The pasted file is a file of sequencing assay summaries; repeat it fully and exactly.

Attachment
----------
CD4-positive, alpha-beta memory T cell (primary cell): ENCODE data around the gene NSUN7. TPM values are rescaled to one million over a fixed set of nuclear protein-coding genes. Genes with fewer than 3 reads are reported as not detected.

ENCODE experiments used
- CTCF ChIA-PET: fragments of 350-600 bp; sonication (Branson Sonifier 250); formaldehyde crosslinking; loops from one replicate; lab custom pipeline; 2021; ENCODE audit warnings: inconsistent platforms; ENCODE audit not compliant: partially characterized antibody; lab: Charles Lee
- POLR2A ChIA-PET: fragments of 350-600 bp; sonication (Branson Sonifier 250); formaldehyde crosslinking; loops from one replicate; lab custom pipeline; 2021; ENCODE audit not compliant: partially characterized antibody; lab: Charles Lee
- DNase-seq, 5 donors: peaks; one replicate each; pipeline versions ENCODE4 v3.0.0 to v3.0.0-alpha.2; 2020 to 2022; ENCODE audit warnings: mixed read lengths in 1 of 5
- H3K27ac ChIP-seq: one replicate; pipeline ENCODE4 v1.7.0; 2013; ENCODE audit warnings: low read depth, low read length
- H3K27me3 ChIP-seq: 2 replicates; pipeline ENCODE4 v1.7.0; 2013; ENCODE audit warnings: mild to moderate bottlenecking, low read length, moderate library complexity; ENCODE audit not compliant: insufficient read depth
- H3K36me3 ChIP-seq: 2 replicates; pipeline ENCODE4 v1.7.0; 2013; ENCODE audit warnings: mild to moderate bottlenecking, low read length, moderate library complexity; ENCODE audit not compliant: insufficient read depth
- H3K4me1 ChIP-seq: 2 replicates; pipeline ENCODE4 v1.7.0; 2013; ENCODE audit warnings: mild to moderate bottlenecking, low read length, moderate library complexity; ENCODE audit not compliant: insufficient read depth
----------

CD4-positive, alpha-beta memory T cell (primary cell): ENCODE data around the gene NSUN7. TPM values are rescaled to one million over a fixed set of nuclear protein-coding genes. Genes with fewer than 3 reads are reported as not detected.

ENCODE experiments used
- CTCF ChIA-PET: fragments of 350-600 bp; sonication (Branson Sonifier 250); formaldehyde crosslinking; loops from one replicate; lab custom pipeline; 2021; ENCODE audit warnings: inconsistent platforms; ENCODE audit not compliant: partially characterized antibody; lab: Charles Lee
- POLR2A ChIA-PET: fragments of 350-600 bp; sonication (Branson Sonifier 250); formaldehyde crosslinking; loops from one replicate; lab custom pipeline; 2021; ENCODE audit not compliant: partially characterized antibody; lab: Charles Lee
- DNase-seq, 5 donors: peaks; one replicate each; pipeline versions ENCODE4 v3.0.0 to v3.0.0-alpha.2; 2020 to 2022; ENCODE audit warnings: mixed read lengths in 1 of 5
- H3K27ac ChIP-seq: one replicate; pipeline ENCODE4 v1.7.0; 2013; ENCODE audit warnings: low read depth, low read length
- H3K27me3 ChIP-seq: 2 replicates; pipeline ENCODE4 v1.7.0; 2013; ENCODE audit warnings: mild to moderate bottlenecking, low read length, moderate library complexity; ENCODE audit not compliant: insufficient read depth
- H3K36me3 ChIP-seq: 2 replicates; pipeline ENCODE4 v1.7.0; 2013; ENCODE audit warnings: mild to moderate bottlenecking, low read length, moderate library complexity; ENCODE audit not compliant: insufficient read depth
- H3K4me1 ChIP-seq: 2 replicates; pipeline ENCODE4 v1.7.0; 2013; ENCODE audit warnings: mild to moderate bottlenecking, low read length, moderate library complexity; ENCODE audit not compliant: insufficient read depth